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Acta Neuropathol. 2013 Feb;125(2):187-99. doi: 10.1007/s00401-012-1065-6. Epub 2012 Nov 9.

Presenilin-1 adopts pathogenic conformation in normal aging and in sporadic Alzheimer's disease.

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  • 1Department of Neurology, MassGeneral Institute for Neurodegenerative Disease (MIND), Massachusetts General Hospital, Harvard Medical School, CNY 114, 16th Street, Charlestown, MA 02129, USA. wahlster@stud.uni-heidelberg.de

Abstract

Accumulation of amyloid-β (Aβ) and neurofibrillary tangles in the brain, inflammation and synaptic and neuronal loss are some of the major neuropathological hallmarks of Alzheimer's disease (AD). While genetic mutations in amyloid precursor protein and presenilin-1 and -2 (PS1 and PS2) genes cause early-onset familial AD, the etiology of sporadic AD is not fully understood. Our current study shows that changes in conformation of endogenous wild-type PS1, similar to those found with mutant PS1, occur in sporadic AD brain and during normal aging. Using a mouse model of Alzheimer's disease (Tg2576) that overexpresses the Swedish mutation of amyloid precursor protein but has normal levels of endogenous wild-type presenilin, we report that the percentage of PS1 in a pathogenic conformation increases with age. Importantly, we found that this PS1 conformational shift is associated with amyloid pathology and precedes amyloid-β deposition in the brain. Furthermore, we found that oxidative stress, a common stress characteristic of aging and AD, causes pathogenic PS1 conformational change in neurons in vitro, which is accompanied by increased Aβ42/40 ratio. The results of this study provide important information about the timeline of pathogenic changes in PS1 conformation during aging and suggest that structural changes in PS1/γ-secretase may represent a molecular mechanism by which oxidative stress triggers amyloid-β accumulation in aging and in sporadic AD brain.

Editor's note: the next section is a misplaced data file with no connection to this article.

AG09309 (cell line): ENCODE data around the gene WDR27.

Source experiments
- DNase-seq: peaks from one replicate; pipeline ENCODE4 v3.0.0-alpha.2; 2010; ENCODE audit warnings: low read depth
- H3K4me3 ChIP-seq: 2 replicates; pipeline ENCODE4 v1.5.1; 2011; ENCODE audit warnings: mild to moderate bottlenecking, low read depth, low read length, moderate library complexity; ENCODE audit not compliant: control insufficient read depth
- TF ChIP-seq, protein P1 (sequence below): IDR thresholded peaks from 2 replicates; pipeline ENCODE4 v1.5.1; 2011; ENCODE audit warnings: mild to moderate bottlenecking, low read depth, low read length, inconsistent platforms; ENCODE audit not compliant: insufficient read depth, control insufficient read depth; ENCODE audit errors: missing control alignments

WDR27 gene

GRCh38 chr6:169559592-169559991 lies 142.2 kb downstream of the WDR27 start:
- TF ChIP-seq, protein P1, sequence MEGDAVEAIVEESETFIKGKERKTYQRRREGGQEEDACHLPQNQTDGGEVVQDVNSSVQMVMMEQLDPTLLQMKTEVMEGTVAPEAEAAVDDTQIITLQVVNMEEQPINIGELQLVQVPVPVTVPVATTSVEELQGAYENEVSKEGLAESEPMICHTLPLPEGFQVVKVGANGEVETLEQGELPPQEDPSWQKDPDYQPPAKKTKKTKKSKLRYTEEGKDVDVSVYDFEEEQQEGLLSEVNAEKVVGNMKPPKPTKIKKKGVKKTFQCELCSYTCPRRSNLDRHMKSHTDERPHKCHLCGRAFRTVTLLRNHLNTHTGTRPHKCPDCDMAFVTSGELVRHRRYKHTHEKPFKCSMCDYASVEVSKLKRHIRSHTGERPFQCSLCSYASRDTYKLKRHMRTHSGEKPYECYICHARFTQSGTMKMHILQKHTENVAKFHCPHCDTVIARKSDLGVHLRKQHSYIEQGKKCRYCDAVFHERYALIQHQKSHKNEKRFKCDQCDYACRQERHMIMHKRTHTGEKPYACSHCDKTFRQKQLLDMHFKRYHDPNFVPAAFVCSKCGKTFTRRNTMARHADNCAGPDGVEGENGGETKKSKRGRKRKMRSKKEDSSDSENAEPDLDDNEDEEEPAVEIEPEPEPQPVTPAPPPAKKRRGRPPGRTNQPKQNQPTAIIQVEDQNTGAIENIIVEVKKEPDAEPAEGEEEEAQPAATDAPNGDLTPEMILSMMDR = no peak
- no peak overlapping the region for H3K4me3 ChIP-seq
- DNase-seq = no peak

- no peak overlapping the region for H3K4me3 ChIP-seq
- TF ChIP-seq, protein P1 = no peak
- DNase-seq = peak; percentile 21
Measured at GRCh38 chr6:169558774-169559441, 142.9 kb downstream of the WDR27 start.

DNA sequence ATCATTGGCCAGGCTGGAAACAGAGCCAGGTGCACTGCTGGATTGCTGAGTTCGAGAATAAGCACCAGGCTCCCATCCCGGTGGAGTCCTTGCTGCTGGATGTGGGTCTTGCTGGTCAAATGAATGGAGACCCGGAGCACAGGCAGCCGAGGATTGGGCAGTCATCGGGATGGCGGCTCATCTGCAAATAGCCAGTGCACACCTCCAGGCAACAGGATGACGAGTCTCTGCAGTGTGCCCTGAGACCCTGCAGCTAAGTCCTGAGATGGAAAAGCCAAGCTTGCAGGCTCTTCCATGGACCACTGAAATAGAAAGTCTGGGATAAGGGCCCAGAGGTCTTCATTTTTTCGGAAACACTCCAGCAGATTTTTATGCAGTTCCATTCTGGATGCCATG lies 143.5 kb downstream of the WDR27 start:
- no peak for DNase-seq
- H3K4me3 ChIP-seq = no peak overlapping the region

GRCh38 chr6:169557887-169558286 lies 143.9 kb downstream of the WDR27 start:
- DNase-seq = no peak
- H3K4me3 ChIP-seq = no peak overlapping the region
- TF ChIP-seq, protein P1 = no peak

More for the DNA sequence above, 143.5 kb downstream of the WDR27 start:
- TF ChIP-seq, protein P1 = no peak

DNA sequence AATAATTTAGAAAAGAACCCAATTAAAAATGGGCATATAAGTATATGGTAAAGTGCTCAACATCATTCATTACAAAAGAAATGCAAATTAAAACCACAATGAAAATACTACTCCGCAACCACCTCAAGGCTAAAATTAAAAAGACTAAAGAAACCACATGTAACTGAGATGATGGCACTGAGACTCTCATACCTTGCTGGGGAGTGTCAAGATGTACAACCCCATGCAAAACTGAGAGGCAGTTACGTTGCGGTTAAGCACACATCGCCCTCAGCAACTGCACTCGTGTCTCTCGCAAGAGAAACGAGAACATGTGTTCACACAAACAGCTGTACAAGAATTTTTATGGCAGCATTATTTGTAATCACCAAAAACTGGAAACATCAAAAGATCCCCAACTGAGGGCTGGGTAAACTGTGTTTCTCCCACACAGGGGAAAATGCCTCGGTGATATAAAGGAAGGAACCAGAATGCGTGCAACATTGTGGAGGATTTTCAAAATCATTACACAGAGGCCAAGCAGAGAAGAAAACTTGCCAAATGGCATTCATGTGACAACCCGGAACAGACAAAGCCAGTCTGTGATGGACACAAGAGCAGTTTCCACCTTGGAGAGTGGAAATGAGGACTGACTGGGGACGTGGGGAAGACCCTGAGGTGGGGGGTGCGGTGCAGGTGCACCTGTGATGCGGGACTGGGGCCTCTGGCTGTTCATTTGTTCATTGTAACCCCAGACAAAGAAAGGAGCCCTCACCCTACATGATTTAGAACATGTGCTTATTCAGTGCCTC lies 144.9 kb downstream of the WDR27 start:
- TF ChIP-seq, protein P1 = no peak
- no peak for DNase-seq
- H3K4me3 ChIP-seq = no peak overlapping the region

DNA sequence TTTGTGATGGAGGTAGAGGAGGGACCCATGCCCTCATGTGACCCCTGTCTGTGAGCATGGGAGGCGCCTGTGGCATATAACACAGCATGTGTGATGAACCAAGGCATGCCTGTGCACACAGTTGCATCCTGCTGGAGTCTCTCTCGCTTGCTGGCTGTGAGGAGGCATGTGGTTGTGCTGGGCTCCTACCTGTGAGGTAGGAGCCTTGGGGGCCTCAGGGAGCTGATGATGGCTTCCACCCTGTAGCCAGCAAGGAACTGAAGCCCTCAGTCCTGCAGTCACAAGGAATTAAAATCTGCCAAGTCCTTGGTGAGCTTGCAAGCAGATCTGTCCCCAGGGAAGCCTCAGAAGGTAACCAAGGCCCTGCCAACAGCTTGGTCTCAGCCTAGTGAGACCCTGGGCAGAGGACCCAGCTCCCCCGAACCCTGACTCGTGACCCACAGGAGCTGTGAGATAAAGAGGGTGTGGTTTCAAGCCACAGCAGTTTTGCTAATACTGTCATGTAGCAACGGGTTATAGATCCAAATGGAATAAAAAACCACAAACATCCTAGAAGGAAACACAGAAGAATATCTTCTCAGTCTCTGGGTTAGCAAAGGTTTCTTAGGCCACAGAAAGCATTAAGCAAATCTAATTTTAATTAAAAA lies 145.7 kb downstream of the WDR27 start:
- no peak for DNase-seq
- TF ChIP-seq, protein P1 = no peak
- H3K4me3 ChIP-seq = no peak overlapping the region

PMID:
23138650
[PubMed - indexed for MEDLINE]
PMCID:
PMC3552123
Free PMC Article
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